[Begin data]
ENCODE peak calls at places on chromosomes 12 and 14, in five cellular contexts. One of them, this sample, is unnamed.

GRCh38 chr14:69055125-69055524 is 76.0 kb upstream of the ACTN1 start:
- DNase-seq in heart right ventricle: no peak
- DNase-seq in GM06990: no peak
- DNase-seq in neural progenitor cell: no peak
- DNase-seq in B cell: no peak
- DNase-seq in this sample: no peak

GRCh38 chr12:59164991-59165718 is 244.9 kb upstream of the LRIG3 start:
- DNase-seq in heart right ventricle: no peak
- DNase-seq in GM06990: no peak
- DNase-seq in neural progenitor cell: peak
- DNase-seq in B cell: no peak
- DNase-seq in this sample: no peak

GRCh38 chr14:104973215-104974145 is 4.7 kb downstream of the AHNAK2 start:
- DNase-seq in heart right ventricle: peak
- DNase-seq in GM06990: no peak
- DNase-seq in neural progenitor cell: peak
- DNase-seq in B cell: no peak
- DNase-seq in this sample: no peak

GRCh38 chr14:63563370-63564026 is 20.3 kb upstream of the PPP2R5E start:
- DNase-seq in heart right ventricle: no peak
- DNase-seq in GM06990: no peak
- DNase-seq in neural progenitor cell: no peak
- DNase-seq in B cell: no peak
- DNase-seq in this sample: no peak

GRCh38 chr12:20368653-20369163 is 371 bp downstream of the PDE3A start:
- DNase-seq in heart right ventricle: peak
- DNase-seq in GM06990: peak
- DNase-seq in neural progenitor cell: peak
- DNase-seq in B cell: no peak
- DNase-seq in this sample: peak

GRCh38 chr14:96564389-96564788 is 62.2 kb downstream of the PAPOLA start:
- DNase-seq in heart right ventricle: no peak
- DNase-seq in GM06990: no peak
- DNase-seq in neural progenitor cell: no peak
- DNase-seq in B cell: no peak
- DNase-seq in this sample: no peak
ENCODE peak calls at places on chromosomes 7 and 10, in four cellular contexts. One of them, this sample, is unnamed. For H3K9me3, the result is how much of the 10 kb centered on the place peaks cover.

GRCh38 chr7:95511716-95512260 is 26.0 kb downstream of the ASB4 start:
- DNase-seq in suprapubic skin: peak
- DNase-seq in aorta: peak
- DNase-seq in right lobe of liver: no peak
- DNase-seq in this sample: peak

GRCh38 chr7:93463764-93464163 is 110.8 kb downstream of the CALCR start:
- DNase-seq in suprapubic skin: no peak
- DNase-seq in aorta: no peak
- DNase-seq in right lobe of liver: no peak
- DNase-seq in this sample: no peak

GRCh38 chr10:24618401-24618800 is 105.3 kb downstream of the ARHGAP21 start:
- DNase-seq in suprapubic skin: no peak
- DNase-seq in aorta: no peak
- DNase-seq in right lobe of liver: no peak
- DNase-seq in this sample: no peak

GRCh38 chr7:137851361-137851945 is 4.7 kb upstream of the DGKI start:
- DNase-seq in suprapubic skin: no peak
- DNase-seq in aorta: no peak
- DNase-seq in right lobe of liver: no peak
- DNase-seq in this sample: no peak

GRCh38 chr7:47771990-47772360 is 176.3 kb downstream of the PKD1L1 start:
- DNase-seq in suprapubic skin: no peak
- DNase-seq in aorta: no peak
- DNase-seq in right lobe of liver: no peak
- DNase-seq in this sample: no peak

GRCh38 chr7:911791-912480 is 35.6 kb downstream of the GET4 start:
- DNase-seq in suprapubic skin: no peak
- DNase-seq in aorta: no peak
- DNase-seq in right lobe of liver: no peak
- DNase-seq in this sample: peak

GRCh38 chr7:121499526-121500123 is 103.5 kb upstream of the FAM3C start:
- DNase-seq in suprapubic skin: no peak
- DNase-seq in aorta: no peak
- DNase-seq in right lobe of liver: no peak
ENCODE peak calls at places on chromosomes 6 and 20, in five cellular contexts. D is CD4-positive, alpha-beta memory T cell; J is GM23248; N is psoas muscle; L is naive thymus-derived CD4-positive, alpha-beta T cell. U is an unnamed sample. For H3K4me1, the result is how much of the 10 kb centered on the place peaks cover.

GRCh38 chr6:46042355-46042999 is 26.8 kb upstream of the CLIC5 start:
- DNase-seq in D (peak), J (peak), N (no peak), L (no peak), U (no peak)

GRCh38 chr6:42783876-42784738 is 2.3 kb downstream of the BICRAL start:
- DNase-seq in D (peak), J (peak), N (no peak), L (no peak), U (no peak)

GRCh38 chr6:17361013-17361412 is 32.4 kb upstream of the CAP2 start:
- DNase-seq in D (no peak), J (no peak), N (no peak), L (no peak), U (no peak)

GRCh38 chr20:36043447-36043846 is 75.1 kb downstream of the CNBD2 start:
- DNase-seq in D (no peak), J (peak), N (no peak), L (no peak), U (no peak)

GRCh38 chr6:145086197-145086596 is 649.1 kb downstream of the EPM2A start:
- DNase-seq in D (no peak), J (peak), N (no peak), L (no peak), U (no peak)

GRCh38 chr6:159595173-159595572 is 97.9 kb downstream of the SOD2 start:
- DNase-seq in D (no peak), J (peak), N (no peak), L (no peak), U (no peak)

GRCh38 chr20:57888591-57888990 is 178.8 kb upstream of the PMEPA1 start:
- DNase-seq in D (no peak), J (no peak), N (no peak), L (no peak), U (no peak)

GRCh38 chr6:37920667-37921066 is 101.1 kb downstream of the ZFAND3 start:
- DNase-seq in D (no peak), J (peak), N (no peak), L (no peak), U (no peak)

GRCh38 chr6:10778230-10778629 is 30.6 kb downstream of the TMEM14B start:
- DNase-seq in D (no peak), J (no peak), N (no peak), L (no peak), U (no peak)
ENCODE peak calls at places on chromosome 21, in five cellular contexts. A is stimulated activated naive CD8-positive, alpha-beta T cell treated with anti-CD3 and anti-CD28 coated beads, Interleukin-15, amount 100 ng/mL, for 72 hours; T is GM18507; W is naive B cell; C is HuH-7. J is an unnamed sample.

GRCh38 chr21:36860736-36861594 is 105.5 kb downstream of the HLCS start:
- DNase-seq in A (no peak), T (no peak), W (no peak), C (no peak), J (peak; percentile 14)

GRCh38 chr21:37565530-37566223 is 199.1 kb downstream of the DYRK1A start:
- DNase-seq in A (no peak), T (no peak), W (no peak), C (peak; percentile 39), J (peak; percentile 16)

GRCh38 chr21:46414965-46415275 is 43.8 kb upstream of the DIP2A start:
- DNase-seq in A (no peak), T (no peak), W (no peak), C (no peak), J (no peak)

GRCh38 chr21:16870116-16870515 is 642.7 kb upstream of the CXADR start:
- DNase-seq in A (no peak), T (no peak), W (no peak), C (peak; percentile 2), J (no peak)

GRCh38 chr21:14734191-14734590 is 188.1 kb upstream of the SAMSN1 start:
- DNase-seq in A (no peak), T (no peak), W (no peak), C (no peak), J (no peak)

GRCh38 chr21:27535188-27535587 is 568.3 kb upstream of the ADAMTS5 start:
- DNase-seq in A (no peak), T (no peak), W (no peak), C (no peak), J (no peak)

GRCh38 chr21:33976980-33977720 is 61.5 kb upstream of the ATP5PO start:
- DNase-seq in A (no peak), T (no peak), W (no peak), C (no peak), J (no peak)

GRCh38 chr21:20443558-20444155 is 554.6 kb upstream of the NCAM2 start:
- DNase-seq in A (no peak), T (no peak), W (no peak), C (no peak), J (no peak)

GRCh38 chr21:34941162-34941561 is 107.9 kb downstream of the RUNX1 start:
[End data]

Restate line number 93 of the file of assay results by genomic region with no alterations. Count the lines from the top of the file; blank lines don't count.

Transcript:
GRCh38 chr21:36860736-36861594 is 105.5 kb downstream of the HLCS start: